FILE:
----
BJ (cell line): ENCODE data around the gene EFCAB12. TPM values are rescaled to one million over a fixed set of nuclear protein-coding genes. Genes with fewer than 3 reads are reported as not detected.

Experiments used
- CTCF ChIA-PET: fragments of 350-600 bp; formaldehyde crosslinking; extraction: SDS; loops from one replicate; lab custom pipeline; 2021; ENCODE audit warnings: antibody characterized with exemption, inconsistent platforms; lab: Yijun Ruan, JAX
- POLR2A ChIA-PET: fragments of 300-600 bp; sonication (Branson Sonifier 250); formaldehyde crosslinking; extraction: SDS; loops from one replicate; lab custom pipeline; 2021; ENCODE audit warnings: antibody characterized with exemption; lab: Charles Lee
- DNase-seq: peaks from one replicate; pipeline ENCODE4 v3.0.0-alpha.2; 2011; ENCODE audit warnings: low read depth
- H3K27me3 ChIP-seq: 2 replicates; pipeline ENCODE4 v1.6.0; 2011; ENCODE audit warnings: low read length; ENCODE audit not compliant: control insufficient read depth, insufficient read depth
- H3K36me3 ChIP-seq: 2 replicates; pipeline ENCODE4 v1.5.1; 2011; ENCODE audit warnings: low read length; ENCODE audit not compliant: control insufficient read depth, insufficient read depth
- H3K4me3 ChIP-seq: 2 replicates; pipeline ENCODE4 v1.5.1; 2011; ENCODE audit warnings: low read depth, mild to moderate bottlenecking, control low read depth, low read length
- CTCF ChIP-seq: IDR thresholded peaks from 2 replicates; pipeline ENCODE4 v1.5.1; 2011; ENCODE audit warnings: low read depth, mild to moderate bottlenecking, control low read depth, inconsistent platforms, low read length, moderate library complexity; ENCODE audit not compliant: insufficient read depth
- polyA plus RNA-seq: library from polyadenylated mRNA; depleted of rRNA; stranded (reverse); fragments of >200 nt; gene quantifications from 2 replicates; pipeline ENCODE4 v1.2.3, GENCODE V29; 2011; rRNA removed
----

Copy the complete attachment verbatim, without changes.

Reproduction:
BJ (cell line): ENCODE data around the gene EFCAB12. TPM values are rescaled to one million over a fixed set of nuclear protein-coding genes. Genes with fewer than 3 reads are reported as not detected.

Experiments used
- CTCF ChIA-PET: fragments of 350-600 bp; formaldehyde crosslinking; extraction: SDS; loops from one replicate; lab custom pipeline; 2021; ENCODE audit warnings: antibody characterized with exemption, inconsistent platforms; lab: Yijun Ruan, JAX
- POLR2A ChIA-PET: fragments of 300-600 bp; sonication (Branson Sonifier 250); formaldehyde crosslinking; extraction: SDS; loops from one replicate; lab custom pipeline; 2021; ENCODE audit warnings: antibody characterized with exemption; lab: Charles Lee
- DNase-seq: peaks from one replicate; pipeline ENCODE4 v3.0.0-alpha.2; 2011; ENCODE audit warnings: low read depth
- H3K27me3 ChIP-seq: 2 replicates; pipeline ENCODE4 v1.6.0; 2011; ENCODE audit warnings: low read length; ENCODE audit not compliant: control insufficient read depth, insufficient read depth
- H3K36me3 ChIP-seq: 2 replicates; pipeline ENCODE4 v1.5.1; 2011; ENCODE audit warnings: low read length; ENCODE audit not compliant: control insufficient read depth, insufficient read depth
- H3K4me3 ChIP-seq: 2 replicates; pipeline ENCODE4 v1.5.1; 2011; ENCODE audit warnings: low read depth, mild to moderate bottlenecking, control low read depth, low read length
- CTCF ChIP-seq: IDR thresholded peaks from 2 replicates; pipeline ENCODE4 v1.5.1; 2011; ENCODE audit warnings: low read depth, mild to moderate bottlenecking, control low read depth, inconsistent platforms, low read length, moderate library complexity; ENCODE audit not compliant: insufficient read depth
- polyA plus RNA-seq: library from polyadenylated mRNA; depleted of rRNA; stranded (reverse); fragments of >200 nt; gene quantifications from 2 replicates; pipeline ENCODE4 v1.2.3, GENCODE V29; 2011; rRNA removed